Woman in striped dress being immunized
Image by Mississippi Department of Archives and History
Collection: Public Health Nursing Files and Photographs
Call number: Series 1863
System ID: 73620.
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Woman in striped dress being immunized.
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Scanned as tiff in 02/12/2015.
Credit: Courtesy of the Mississippi Department of Archives and History
Your reproductive system is extremely sensitive and without a healthy reproductive system, it can be very difficult to get pregnant. Many women suffer from infertility. Seeing a physician and having regular pap smears and breast exams are important steps in keeping your reproductive system healthy.
The slightest hormonal imbalance can disrupt the reproductive system which is why it is so important to take care of it. Some factors that can seriously impair your reproductive health include: endometriosis, PCOS , pelvic prolapse, pelvic inflammatory disease, and cervical cancer.
The organs of the reproductive system are:
Uterus- Also called the womb, the uterus is a hollow, pear shaped organ with a muscular wall and a lining. The uterus expands many times in size during pregnancy to hold the growing fetus.
Fallopian Tubes- These thin, soft tubes extend from the uterus to the ovaries. During ovulation, an ovary releases an egg into the fallopian tube next to it.
Ovaries– The ovaries are located in the left and right lower abdomen. Ovaries produce eggs as well as hormones like estrogen and progesterone.
Cervix– The cervix is the lower portion of the uterus that opens into the vagina. During labor, the cervix dilates (expands) to about 4 inches (10 centimeters) in diameter.
Vagina– This tube-like organ connects the uterus to the outside of the body. The birth of a baby follows it’s path.
Hymen– The hymen (also called maidenhead) is a fold of mucous membrane which surrounds or partially covers the external vaginal opening. It forms part of the vulva, or external genitalia.
Menstruation, or “period,” is the term given to a woman’s periodic discharge of blood, tissue, fluid and mucus from the reproductive organs of sexually mature females. The flow usually lasts from 3 – 6 days each month and is caused by a sudden reduction in the hormones estrogen and progesterone.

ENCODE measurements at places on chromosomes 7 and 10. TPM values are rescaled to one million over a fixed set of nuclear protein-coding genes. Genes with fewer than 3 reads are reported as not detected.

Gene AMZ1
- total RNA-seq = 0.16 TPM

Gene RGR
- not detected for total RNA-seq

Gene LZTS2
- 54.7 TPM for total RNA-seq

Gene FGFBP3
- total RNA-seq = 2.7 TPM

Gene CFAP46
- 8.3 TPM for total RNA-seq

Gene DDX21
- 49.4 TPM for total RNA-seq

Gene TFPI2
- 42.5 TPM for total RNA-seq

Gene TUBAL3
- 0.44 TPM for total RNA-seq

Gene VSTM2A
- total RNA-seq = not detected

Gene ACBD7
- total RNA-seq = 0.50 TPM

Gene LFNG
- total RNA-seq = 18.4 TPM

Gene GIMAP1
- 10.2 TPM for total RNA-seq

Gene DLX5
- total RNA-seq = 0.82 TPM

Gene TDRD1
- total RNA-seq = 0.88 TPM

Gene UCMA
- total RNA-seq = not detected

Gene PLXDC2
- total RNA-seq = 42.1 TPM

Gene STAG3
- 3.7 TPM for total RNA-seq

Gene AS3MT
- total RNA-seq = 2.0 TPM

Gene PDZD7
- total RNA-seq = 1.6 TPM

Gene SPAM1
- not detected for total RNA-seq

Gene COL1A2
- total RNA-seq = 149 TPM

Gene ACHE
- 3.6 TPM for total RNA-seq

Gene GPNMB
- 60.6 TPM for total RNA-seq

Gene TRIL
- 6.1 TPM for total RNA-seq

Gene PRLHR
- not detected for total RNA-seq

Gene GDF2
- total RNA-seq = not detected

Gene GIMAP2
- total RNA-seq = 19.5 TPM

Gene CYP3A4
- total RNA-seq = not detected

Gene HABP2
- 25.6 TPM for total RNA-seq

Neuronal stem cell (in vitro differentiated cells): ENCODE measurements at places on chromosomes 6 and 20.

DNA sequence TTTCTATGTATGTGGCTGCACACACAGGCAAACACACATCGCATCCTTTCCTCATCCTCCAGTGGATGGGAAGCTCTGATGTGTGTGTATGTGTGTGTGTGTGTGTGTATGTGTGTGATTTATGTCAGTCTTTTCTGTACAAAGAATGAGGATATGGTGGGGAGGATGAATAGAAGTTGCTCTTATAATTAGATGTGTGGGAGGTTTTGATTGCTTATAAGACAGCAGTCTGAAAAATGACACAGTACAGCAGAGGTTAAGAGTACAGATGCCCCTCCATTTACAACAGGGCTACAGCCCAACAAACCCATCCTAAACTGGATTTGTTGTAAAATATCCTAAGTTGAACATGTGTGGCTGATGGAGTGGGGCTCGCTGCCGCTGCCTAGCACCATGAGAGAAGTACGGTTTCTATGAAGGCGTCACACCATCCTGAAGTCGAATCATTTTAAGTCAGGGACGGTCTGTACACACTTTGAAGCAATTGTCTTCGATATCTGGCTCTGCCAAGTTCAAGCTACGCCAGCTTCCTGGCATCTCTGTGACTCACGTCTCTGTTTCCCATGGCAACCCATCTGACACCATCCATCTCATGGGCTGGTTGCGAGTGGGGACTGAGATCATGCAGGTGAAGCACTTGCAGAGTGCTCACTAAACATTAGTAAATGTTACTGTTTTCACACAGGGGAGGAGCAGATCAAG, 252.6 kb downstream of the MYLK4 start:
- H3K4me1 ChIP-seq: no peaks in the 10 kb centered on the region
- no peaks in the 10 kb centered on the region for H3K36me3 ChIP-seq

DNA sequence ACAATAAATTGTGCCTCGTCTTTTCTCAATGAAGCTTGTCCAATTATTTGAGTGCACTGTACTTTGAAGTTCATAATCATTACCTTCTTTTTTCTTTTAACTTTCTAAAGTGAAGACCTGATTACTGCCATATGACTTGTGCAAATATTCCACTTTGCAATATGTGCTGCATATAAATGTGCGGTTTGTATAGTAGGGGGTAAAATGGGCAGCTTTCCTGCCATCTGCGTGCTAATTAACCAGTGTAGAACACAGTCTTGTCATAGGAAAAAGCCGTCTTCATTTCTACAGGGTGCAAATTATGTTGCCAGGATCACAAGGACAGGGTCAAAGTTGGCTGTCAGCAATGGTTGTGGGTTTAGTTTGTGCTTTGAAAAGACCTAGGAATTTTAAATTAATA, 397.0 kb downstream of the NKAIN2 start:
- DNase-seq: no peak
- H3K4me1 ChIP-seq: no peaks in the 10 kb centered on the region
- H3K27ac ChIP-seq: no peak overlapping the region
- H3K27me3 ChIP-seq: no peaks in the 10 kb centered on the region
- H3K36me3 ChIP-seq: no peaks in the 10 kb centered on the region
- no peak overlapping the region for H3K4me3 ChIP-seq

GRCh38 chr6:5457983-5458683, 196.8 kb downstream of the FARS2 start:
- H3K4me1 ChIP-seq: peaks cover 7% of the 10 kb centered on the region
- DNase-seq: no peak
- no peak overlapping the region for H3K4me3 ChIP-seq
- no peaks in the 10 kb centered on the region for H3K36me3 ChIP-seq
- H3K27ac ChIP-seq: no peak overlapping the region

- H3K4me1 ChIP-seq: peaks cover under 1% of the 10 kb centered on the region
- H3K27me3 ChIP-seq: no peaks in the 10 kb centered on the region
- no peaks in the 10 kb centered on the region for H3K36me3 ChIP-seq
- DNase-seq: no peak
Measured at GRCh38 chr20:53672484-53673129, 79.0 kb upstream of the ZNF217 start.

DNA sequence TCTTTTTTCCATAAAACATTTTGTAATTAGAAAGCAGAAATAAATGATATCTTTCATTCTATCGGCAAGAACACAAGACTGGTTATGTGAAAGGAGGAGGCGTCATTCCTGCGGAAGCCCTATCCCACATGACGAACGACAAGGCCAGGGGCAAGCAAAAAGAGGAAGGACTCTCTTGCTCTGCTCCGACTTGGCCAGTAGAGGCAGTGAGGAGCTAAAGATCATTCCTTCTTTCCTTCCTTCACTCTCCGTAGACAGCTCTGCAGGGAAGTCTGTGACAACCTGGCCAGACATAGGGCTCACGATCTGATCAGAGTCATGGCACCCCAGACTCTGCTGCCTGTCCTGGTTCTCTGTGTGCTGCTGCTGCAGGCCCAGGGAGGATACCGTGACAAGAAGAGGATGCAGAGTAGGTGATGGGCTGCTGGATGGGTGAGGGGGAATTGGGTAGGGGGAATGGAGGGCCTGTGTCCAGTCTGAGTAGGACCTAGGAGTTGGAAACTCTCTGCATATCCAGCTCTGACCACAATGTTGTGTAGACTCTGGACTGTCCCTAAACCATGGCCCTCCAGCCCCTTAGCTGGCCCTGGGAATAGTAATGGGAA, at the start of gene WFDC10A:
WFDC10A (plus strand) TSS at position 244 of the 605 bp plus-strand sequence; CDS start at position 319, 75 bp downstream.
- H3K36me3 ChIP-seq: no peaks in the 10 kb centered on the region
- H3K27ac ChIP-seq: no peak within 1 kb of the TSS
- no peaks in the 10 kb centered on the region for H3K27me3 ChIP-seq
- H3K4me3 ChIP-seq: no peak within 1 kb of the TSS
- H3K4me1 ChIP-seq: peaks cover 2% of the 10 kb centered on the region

When girls begin to go through puberty (usually starting between the ages of 8 and 13), their bodies and minds change in many ways. The hormones bodies stimulate new physical development, such as growth and breast development. Roughly 2 years after a girl’s breasts begin to develop, she usually gets her first menstrual period.
A woman is fertile only for a few days during each menstrual cycle and once ovulation has occurred, there is only a 24 hour period in which fertilization can take place. The reproductive process begins with the ovary releasing an egg and setting it off on it’s journey down the fallopian tube towards the uterus. In the fallopian tube, it begins to produce an enzyme that helps attract the sperm from the males ejaculation.
A man releases millions of sperm when he ejaculates but only a few hundred will be able to make it all the way from the cervix up into the uterus and then into the correct fallopian tube. Once there, only one sperm will then be able to make its way through the eggs tough coating to fertilize the egg.
After fertilization, the egg continues into the uterus where it implants itself into the endometrial lining and officially becomes an embryo.
A missed menstrual period is most often the first sign of pregnancy, but typically, additional symptoms and signs are experienced in the early stages of pregnancy. These include:
-Breast swelling, tenderness, and pain
-Nausea and vomiting
-Fatigue and tiredness
-Elevated basal body temperature
-Changes in nipple color
-Melasma (darkening of the skin)
-Mood swings and stress
Sometimes a woman who is pregnant may still experience some bleeding or spotting around the time of the expected period. This small amount of bleeding commonly that occurs at the time of the expected menstrual period may be implantation bleeding. This occurs when the fertilized egg attaches to the uterine wall. It’s important to remember that not all women will experience all of these symptoms or have the symptoms to the same degree.
An at home pregnancy can tell whether or not there is a pregnancy as early as the first day of the missed period, which is about two weeks after conception. You should schedule a doctors appointment and get a check up and pregnancy test as soon as possible if you think you might be pregnant.
Pregnancy tests are based upon measurement of the hormone which is only present in a woman when she is pregnant, human chorionic gonadotrophin, or hCG. This hormone is made after the egg is fertilized and its levels rise rapidly in early pregnancy. It acts to support progesterone, a hormone necessary to maintain the pregnancy.
Unfortunately, things don’t always work as mother nature intended. Infertility effects many women for many different reasons. If you have any signs that things might not feel right or if you are having any issues with your menstrual periods, contact physician and have an exam.
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